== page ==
Recently, I was forced to insert myself into a conversation to defend the honour of PowerPoint; unfortunately, too frequent an occurance in the lives of the Show & Tell team. Being first-hand witnesses to the ability of a good presentation to swing business decisions, attract investments and captivate an audience, it is a matter of principle for us to come to this under-appreciated tool’s assistance.
To give some background to what inspired this post, two of my friends were discussing an upcoming presentation which one of them was soon to deliver and desired to deliver well. The other was suggesting that if she wanted to get her message across effectively, she should not use any slides at all. TRIGGERED! Overhearing this, I had to pull on my cape and jump (somewhat rudely) into their conversation.
Accusing PowerPoint, or any other slide creation tool, of being the culprit for a poor presentation is akin to a doctor who lost a patient on the operating table blaming the table for her errors.
While the conversation/argument continued for only a couple of minutes, the reasons why slide decks have gained such a negative reputation has been something I have been pondering for the last few days (more accurately, the last several years).
Here are three assumptions why and what you can do to break the stereotypes.
Presentations are boring
Over the years, lazy presenters have successfully shifted the blame for their lacklustre presentations onto their innocent slide deck. So much so that all decks have been labelled as “boring” and “time wasters”. In fact some people refuse to attend meetings where slides are being presented (WHAAAT)!
A presentation deck is not boring, a presenter maybe! Many argue that even good speakers/presenters become dull as ditch water when using slides (sadly, I have witnessed it too). However, the statement stands!
Very often, as presenters, we tend to opt out of scripting and practicing because we have the safety net of the slide to prompt us on what needs to be said. This lack of preparation results in an adlibbed delivery in which the presenter rambles on rather than trying to convey a message or connect with the audience. The presenter stops being a communicator and instead become a translator, passing on facts and figures to the audience and leaving them to make their own inferences and judgements.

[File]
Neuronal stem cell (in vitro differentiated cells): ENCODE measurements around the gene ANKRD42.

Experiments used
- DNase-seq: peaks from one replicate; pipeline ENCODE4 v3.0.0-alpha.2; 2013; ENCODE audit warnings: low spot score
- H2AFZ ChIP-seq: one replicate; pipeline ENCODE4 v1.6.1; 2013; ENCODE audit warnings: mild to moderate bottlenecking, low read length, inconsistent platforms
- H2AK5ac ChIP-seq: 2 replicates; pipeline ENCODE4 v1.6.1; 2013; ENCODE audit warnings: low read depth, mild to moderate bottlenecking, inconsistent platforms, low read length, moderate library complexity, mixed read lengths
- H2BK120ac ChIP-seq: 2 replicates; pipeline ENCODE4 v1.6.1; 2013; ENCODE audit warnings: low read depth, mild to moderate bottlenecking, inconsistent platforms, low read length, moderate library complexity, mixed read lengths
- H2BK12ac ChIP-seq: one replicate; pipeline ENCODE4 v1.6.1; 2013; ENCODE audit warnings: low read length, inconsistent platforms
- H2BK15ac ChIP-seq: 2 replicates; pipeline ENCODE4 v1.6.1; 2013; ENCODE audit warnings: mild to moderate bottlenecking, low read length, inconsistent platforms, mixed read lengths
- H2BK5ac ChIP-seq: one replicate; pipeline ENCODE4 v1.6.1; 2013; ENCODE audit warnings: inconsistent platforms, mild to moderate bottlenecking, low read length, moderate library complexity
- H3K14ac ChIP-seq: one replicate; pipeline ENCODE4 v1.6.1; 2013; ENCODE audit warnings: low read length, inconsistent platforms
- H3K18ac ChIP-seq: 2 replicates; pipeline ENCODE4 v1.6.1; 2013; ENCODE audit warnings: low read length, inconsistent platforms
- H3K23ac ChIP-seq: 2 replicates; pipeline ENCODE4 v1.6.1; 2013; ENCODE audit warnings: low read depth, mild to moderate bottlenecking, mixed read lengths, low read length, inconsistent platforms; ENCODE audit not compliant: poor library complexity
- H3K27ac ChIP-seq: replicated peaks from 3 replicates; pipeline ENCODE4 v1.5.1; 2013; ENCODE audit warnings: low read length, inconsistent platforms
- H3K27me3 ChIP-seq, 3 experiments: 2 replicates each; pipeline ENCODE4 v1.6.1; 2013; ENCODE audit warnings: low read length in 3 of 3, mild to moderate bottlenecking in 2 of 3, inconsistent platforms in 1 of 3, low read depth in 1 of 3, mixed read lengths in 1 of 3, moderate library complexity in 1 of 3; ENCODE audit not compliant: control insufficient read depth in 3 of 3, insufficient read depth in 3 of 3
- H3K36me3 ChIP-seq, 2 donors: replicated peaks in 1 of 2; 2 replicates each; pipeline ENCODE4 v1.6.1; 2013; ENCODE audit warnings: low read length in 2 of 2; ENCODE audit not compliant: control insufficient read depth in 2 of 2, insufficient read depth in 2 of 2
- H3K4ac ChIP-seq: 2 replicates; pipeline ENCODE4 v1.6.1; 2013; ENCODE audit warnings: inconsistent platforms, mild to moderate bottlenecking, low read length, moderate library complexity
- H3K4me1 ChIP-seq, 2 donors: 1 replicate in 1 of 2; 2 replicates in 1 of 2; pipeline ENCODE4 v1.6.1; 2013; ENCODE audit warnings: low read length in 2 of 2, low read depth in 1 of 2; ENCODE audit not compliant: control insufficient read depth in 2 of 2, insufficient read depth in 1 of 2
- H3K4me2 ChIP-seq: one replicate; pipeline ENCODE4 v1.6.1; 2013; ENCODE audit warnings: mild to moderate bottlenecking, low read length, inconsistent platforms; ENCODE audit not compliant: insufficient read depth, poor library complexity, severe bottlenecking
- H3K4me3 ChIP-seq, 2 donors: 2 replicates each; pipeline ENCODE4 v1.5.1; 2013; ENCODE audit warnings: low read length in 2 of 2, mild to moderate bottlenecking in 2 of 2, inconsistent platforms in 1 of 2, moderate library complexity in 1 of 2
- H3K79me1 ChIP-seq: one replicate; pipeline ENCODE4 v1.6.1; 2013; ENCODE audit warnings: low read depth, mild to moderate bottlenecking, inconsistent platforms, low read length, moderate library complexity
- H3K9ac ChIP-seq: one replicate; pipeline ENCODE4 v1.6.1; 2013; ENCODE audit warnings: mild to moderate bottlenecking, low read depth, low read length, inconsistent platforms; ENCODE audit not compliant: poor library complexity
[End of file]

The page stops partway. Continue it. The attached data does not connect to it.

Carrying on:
A good presenter will use the deck to complement her message and delivery – to double down and reinforce to the audience the message that she wants them to leave the meeting with. The minute you start to do this, your presentation style, approach and delivery change and your presentations are no longer boring.
Presentations lack emotion
A common argument that we face in our battles is that presentations lack emotion. This is hard to refute when you are on stage and the slide deck being projected larger than life is whiter than a ghost and is host to 10 neatly arranged bullet points – bleurgh!
The argument we make to this is: Who made you use white slides with bullet points?! And NO – the solution is not black slides with bullet points! The cause of this problem is again rooted in a lack of preparation.
When the presenter is focusing on trying to think of what needs to be said on the spot, and possibly over-selling each point to get a positive affirmation from every audience member, it is easy to forget to build in vocal variety, eye contact and stories that get the audience engaged. As you bring in stories and think about your content, you can find novel ways to connect with your audience by using visual hooks (e.g. when talking about a big problem faced by the customer, put up a picture of an elephant). Visual hooks create connections between the content and preconceived notions that people have (e.g. an elephant will showcase how big the problem is).
Whenever, your slides come before your message, content and script, you are going to find that the delivery will lack the human connection which audiences crave.
Presentations are monotonous
Finally, many people argue that slides are monotonous. This issue does lie partly with the presentation tools. In order to “standardise” slides and make life “easier”, these tools offer the option to create master slides and slide templates which stifle the creative juices.
While templates and master slides do offer a degree of consistency and speed up deck preparation time, they come at a high cost – the loss of your audience’s attention.
The solution? Do not use slide master or templates. Let your creative juices flow and be unique, novel and unexpected on each slide (while keeping to some basic design best practices – we will put out an article on that sometime soon). The minute you start being creative, you will find that your deck rarely has two slides that look similar one after the other. Your audience is kept guessing as to what they will see next and this keeps them attentive and engaged.
So next time you decide to defame the good name of presentation decks – first check if any of the Show & Tell team are around to avoid fisticuffs, and second, don’t prematurely judge presentations until you have gotten them done by professionals!